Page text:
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Friday, March 15, 2013

Bergeron steps down at VeriFone

Douglas G. Bergeron, long-time Chief Executive Officer of payment terminal manufacturer VeriFone Inc., resigned March 12, 2013, after 12 years at the helm. Board Chairman Richard McGinn is stepping in as interim CEO, VeriFone said in a release issued March 11. McGinn is also assuming the board seat Bergeron vacated. And Leslie Denend is the new interim Chairman of the Board.

McGinn said a search committee is looking for a new leader "who will bring a fresh perspective and enable us to achieve our full business perspective."

International growth under Bergeron

Bergeron leaves behind a largely successful but somewhat controversial legacy. He helped grow the company from a $50 million business to the largest credit card terminal manufacturer in the world with revenues of nearly $3 billion. VeriFone went public in 2005.

In a widely circulated farewell e-mail to employees, Bergeron said, "In 2001, we purchased the company from Hewlett Packard for $50 million dollars (which we mostly had to borrow) and today VeriFone's enterprise value is about $3 billion dollars. We had 800 employees and under $300 million in revenue in the first year. Today, our revenues are six times larger and we employ almost 5,000 people around the world." He called VeriFone "one of the most remarkable turnaround investments in a generation."

Bergeron and his wife, technology executive Sandra Bergeron, started the Bergeron Scholars program to offer scholarships, program support and mentorships to undergraduate women pursuing studies in science, technology, engineering and mathematics. The couple endowed the scholarship with $1.5 million when it was initiated at Georgia State University in 2006. In 2011, they funded a second program at UC Berkeley.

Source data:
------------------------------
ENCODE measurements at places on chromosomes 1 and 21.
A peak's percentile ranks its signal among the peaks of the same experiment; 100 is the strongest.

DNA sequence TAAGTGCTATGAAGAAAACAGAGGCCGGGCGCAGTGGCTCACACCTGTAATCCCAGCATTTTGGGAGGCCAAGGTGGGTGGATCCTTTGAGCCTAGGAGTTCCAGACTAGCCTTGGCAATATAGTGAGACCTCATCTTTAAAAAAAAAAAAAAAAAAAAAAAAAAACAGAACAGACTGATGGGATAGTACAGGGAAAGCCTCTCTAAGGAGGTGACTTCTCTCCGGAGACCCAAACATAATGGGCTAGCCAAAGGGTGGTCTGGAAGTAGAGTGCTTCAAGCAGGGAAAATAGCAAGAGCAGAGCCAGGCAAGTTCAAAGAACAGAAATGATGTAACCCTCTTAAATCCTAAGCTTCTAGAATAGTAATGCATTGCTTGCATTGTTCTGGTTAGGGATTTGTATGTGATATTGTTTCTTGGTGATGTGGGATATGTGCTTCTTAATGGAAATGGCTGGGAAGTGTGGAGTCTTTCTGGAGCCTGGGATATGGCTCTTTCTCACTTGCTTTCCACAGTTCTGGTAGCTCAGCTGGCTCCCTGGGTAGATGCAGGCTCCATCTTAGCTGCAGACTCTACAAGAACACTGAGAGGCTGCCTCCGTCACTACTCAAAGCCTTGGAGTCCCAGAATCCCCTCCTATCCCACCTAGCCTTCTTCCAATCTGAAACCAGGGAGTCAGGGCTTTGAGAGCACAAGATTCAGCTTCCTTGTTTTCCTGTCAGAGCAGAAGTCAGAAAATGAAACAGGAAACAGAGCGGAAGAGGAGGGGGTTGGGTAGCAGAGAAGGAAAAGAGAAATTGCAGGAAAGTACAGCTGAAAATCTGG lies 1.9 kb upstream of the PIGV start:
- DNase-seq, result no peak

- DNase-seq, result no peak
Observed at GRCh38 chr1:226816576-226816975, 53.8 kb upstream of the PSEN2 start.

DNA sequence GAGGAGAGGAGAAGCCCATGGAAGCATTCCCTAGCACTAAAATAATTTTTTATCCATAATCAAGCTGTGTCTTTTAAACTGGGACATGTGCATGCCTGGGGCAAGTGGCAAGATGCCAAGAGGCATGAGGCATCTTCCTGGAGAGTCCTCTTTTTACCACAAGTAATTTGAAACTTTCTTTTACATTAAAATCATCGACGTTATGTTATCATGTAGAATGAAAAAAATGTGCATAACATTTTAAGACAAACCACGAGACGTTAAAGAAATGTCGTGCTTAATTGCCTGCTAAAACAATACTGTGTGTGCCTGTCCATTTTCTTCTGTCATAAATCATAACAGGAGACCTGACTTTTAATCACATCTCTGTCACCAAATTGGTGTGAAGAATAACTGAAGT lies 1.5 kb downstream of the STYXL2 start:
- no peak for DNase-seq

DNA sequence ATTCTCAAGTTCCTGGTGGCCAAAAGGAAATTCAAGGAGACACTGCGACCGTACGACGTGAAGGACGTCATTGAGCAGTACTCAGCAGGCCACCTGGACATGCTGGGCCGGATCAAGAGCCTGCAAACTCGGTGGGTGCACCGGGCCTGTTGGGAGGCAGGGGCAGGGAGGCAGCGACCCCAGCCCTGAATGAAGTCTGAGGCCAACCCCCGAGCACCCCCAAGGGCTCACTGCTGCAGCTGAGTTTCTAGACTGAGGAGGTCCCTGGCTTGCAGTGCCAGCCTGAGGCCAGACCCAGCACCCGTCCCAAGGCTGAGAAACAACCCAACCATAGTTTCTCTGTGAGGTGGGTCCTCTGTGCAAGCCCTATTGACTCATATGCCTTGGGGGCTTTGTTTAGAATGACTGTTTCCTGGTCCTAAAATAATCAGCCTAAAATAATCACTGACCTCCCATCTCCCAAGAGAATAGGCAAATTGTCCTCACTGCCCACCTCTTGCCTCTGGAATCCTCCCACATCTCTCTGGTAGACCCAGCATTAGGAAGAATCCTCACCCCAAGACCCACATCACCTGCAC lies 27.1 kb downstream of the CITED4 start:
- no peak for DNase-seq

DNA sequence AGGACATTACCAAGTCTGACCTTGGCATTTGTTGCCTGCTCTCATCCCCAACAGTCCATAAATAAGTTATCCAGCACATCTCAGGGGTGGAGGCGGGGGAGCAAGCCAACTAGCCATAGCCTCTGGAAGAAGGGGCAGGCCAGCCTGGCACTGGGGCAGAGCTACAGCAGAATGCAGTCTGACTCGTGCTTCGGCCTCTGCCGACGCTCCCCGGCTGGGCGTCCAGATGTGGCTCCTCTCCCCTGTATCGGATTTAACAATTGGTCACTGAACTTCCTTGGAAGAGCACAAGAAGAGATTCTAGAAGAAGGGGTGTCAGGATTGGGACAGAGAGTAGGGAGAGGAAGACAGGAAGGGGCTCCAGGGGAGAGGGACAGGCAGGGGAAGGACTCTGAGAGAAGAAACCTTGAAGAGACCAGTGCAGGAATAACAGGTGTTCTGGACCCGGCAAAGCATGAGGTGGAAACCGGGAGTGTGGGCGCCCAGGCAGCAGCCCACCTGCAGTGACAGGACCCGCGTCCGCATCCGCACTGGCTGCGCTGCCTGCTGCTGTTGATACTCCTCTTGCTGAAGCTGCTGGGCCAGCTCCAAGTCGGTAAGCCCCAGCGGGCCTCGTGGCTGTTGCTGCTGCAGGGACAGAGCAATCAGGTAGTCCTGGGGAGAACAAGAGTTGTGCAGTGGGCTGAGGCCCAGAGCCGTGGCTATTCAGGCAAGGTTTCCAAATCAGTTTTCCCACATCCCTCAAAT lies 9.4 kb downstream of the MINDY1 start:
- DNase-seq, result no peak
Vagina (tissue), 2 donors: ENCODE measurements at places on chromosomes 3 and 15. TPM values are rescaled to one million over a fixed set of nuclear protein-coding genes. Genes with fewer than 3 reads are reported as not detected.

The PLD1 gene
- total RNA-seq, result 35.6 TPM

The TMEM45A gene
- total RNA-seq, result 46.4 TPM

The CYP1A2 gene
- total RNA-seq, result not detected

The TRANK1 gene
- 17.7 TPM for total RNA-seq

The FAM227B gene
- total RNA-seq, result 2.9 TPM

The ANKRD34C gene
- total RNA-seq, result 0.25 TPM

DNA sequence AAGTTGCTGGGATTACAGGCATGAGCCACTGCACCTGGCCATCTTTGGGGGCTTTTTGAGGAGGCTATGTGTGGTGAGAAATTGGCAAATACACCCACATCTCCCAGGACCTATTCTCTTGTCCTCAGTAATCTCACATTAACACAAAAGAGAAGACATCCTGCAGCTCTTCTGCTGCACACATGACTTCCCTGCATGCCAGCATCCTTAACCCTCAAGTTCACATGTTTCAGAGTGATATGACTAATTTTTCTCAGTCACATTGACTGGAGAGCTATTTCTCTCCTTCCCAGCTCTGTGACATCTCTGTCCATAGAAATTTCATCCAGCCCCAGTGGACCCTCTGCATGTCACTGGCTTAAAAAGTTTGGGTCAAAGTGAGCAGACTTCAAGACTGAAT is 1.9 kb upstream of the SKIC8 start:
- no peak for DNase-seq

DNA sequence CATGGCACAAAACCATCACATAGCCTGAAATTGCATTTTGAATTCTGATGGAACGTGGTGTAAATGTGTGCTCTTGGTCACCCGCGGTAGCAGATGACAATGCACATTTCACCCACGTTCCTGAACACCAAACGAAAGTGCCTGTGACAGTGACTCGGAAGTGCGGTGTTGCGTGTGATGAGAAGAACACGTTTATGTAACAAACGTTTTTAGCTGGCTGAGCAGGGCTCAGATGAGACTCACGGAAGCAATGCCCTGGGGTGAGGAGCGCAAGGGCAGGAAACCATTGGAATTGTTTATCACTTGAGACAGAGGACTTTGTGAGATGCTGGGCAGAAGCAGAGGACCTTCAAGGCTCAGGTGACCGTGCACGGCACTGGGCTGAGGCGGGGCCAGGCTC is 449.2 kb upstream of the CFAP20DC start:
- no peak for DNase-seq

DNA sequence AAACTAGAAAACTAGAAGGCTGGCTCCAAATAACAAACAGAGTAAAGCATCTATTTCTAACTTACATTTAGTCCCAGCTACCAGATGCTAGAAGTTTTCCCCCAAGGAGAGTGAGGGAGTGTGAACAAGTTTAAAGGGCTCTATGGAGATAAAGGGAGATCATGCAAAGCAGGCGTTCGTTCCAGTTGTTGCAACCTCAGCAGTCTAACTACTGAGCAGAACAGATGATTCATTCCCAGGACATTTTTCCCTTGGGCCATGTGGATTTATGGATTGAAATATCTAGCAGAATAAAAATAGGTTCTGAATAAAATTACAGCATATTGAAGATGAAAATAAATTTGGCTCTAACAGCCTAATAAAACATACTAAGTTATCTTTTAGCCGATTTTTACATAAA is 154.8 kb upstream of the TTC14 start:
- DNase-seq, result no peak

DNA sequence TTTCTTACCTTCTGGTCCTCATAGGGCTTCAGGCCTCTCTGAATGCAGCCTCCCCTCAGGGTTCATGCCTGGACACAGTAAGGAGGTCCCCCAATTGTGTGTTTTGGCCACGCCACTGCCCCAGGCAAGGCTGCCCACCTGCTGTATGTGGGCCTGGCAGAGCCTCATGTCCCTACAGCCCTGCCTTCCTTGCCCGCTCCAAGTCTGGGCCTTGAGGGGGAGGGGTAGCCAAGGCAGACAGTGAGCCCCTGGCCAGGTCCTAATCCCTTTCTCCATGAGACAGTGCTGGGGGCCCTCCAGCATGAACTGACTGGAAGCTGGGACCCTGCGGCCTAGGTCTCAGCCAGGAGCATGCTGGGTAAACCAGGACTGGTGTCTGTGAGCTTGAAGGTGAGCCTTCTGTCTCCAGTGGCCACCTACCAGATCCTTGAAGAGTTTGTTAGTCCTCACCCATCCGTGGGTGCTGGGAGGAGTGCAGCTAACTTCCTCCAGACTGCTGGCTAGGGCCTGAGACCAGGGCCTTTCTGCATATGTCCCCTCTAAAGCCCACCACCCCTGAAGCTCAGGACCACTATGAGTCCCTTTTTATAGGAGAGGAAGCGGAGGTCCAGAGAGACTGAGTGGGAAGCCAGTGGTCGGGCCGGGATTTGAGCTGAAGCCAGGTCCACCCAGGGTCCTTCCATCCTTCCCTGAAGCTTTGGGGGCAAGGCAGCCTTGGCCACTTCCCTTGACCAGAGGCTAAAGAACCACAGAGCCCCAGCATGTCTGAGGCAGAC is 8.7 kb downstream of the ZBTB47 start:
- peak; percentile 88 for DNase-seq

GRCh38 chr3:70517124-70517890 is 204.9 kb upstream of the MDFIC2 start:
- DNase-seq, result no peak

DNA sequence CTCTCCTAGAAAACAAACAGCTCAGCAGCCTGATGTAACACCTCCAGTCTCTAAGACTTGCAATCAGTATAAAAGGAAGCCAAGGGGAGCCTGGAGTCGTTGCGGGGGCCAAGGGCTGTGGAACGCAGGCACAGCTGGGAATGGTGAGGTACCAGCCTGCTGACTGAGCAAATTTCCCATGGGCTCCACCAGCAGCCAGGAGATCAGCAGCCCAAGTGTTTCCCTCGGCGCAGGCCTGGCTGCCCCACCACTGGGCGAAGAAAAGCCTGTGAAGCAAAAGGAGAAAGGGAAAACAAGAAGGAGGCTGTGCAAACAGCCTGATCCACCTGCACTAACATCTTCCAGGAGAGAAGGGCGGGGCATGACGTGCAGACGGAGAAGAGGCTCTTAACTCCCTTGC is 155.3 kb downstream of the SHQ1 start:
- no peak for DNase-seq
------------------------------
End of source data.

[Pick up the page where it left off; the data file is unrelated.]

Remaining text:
An embroiled legacy

Founded in 1981, acquired by Hewlett Packard Co. in 1997 and sold to Gores Technology Group in 2001 – at which time Bergeron took the helm – the company now faces multiple challenges. Among them are declining income; a failure to meet earnings projections; several pending lawsuits; and fallout from the company's disclosure in a March 11 filing with the Securities and Exchange Commission that VeriFone may have illegally done business with Iran.

In 2009, the SEC sued VeriFone, alleging the company had juggled its books to inflate its 2007 income. When news of the alleged trickery surfaced, stock prices dropped 46 percent (about $1.8 billion) in a single day.

In May 2011, the federal government filed an anti-trust action against VeriFone that forced the company to divide Hypercom Corp., which it had just acquired for $485 million, and sell off Hypercom's U.S. equipment division. In addition, the government dropped an insider trading probe of Bergeron in February 2013.

In December 2012, the U.S. 9th Circuit Court reinstated a consolidated shareholder lawsuit against VeriFone that had been dismissed by the U.S. District Court for the Northern District of California. The suit alleges Bergeron and another VeriFone executive deliberately overstated earnings in three consecutive quarters in 2007 (also alleged by the SEC) to disguise that a merger with an Israeli firm, Lipman Electronic Engineering Ltd., did not realize the earnings VeriFone projected. After an independent audit discovered the irregularities, VeriFone admitted to accounting errors.

On March 7, 2013, a group of VeriFone investors filed a lawsuit in the Northern District of California alleging VeriFone and its officers made "materially false and misleading statements regarding the company's revenues and operations" between Dec. 14, 2011, and Feb. 19, 2013.

In addition, VeriFone recently launched mobile card terminals for taxicabs but was sued for $250 million by Creative Mobile Technologies LLC in December 2012 over VeriFone's alleged failure to live up to an agreement to place advertisements on the taxi terminal screens.

And recently, in a filing with the SEC, VeriFone stated "unauthorized activities" in its technical support services and its European merchant processor subsidiary, Point, may have resulted in illegal sales of terminal equipment to businesses in Iran. VeriFone said it is cooperating with authorities investigating these incidents. end of article

Editor's Note:

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